Nearly seven in ten (69%) Americans favor laws that would protect LGBT individuals against discrimination in jobs, public accommodations, and housing, compared to 25% who oppose such policies.
There is broad support across partisan lines for laws that would protect LGBT people from discrimination. Seventy-six percent of Democrats, 68% of political independents, and 65% of Republicans favor laws that would protect gay and lesbian people from discrimination in jobs, public accommodations, and housing.
There is also a consensus across the religious spectrum. Fifty-nine percent of non-white Protestants, 60% of white evangelical Protestants, 67% of white mainline Protestants, and 71% of Catholics favor nondiscrimination laws for LGBT people. Among religiously unaffiliated Americans, more than eight in ten (81%) support nondiscrimination laws.
V. Few Support Allowing Small Businesses to Refuse Service to Gay and Lesbian People on Religious Grounds
Six in ten (60%) Americans oppose allowing a small business owner to refuse products or services to gay and lesbian people, even if doing so violates their religious beliefs, while 34% support such a policy.
While majorities of most religious groups oppose these so-called “religious freedom” laws, white evangelical Protestants (51%) are the only religious group with majority support. Forty-two percent of white evangelical Protestants oppose allowing small businesses to refuse products or services to gay and lesbian people on religious grounds. By contrast, 59% of white mainline Protestants, 63% of non-white Protestants, and 64% of Catholics oppose allowing small business owners to refuse service to gay and lesbian people on religious grounds, as do nearly three-quarters (73%) of religiously unaffiliated Americans.
VI. Most Americans Say Gay, Lesbian, and Transgender People Face a Lot of Discrimination
More than six in ten Americans say that gay and lesbian people (62%) and transgender people (62%) face a lot of discrimination in American society. These numbers are down from February 2014, when roughly seven in ten Americans said that they believed gay and lesbian people (68%) and transgender people (71%) face a lot of discrimination in the U.S.
There are important differences in perceptions of discrimination by political affiliation, religious affiliation, and age.
Three-quarters (75%) of Democrats and roughly six in ten (61%) independents say there is a lot of discrimination against transgender people, while half (50%) of Republicans say the same. Nearly four in ten (39%) Republicans say transgender people do not face a lot of discrimination in America today and eleven percent offer no opinion. Political divisions on perceptions of discrimination faced by gay and lesbian people are similar.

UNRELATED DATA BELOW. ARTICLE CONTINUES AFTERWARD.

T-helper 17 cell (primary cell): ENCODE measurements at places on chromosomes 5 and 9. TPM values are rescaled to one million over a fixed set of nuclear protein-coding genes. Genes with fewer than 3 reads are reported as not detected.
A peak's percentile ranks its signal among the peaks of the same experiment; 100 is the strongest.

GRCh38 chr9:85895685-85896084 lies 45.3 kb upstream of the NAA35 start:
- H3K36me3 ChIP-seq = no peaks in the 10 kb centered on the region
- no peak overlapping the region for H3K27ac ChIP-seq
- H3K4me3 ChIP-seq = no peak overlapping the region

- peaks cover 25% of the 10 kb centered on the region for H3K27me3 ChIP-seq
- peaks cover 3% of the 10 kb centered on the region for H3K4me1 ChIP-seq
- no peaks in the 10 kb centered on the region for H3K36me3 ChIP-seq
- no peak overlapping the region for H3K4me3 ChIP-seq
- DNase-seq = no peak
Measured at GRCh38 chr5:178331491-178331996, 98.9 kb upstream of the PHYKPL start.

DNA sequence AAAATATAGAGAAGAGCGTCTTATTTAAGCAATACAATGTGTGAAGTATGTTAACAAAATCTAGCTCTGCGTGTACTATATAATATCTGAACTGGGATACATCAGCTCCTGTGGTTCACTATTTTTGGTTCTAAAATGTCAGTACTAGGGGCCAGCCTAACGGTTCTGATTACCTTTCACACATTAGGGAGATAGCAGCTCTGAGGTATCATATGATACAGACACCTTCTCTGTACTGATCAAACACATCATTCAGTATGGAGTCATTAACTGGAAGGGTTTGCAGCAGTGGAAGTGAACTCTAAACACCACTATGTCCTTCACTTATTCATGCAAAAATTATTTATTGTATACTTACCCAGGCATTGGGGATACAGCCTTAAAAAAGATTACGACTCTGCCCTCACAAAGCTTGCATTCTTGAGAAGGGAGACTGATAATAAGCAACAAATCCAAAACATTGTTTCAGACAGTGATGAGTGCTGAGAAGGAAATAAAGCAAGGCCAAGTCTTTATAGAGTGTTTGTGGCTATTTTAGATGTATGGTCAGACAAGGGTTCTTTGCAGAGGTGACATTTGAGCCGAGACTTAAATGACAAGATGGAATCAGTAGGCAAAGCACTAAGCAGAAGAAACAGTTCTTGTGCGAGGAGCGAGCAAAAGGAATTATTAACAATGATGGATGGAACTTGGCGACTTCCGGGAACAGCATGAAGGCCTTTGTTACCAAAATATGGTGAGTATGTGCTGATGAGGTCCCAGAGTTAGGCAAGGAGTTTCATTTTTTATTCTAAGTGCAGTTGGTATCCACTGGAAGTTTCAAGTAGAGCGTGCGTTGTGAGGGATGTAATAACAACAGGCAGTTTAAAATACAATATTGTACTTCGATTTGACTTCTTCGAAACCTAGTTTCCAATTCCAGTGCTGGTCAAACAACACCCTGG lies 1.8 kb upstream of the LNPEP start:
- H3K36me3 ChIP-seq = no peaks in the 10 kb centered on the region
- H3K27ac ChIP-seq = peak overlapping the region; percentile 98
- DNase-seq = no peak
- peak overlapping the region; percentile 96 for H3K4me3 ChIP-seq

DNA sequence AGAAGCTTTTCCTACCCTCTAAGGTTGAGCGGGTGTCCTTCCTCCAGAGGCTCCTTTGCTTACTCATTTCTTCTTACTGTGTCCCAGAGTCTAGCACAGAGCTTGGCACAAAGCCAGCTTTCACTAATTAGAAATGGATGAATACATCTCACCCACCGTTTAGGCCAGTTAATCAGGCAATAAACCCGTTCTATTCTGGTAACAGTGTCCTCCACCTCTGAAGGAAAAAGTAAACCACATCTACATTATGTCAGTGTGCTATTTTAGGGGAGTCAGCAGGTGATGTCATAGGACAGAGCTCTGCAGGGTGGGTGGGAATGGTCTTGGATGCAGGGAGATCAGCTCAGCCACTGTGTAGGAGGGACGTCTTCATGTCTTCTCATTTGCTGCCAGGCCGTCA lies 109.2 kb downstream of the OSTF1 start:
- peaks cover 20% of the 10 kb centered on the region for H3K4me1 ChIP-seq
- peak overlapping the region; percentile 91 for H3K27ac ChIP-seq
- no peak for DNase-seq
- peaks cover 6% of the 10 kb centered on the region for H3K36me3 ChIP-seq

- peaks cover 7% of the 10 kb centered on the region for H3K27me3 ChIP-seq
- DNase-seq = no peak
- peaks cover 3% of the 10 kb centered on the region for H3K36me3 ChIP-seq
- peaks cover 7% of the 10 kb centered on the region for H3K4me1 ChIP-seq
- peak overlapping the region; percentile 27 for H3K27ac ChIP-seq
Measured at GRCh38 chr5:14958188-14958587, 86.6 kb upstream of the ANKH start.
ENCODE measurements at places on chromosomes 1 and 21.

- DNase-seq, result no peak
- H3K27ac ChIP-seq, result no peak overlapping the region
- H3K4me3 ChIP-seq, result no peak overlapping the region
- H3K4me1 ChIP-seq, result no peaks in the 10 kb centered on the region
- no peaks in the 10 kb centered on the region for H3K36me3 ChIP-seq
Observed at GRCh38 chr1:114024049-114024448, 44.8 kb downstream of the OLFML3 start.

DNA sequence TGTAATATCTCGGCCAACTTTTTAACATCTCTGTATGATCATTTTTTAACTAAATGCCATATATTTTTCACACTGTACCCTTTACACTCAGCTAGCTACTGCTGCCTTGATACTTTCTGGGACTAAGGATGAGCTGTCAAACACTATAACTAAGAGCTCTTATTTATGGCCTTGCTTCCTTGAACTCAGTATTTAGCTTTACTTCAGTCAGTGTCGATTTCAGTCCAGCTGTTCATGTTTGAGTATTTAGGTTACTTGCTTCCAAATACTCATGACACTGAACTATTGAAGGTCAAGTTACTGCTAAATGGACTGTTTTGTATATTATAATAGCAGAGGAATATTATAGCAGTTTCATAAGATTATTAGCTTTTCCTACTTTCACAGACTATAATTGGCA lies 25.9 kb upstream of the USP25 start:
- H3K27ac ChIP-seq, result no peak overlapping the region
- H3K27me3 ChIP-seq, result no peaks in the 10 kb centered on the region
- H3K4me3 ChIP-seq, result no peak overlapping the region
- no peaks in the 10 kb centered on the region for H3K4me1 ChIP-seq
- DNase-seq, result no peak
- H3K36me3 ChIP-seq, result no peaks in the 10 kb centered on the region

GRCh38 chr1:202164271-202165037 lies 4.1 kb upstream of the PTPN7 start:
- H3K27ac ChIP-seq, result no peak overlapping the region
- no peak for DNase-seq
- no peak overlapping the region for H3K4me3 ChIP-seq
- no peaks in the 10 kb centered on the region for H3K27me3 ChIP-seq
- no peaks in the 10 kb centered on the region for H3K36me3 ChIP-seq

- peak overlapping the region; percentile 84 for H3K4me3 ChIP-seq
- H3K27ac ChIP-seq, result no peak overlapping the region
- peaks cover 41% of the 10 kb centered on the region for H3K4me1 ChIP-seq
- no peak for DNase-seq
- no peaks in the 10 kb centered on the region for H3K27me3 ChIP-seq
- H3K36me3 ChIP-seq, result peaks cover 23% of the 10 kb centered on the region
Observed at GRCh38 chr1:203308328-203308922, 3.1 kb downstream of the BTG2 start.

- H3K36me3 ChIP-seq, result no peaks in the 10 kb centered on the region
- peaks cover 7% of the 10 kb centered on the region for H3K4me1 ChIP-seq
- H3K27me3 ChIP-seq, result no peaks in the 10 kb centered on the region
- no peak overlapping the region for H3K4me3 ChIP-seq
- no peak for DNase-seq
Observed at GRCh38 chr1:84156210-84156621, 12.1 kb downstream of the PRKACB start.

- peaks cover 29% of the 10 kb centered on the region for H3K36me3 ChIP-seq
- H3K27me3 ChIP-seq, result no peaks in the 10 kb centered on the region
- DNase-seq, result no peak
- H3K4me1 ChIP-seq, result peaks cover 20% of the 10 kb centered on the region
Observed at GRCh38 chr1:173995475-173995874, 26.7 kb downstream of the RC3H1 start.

With the exception of white evangelical Protestants, most religious groups believe that transgender people face a lot of discrimination, including a majority of non-white Protestants (53%), white mainline Protestants (60%), Catholics (68%), and the religiously unaffiliated (72%). In contrast, only 49% of white evangelical Protestants agree that transgender people face a lot of discrimination in society, while 37% say that they do not. Fifteen percent of white evangelical Protestants offer no opinion. The pattern of views among religious groups about discrimination faced by transgender people mirrors that of gay and lesbian people.
Young adults are much more likely than older Americans to believe that gay, lesbian, and transgender people face a lot of discrimination in the U.S. today. Roughly seven in ten young adults say that gay and lesbian people (70%) and transgender people (73%) face a lot of discrimination. In contrast, fewer seniors believe that gay and lesbian people (56%) and transgender people (53%) face a lot of discrimination in the U.S. today.
VII. Few Have Close Friend or Family Member Who is Transgender
Nearly two-thirds (65%) of Americans report having a close friend or family member who is gay or lesbian. Substantially fewer Americans report having a close friend or family member who is bisexual (35%) or transgender (11%).
Young adults are more than twice as likely as seniors to say they have a close friend or family member who is transgender (19% vs. 7%, respectively) or bisexual (50% vs. 19%, respectively). Younger adults are also more likely to have a close friend or family member who is gay or lesbian (70% vs. 52%, respectively).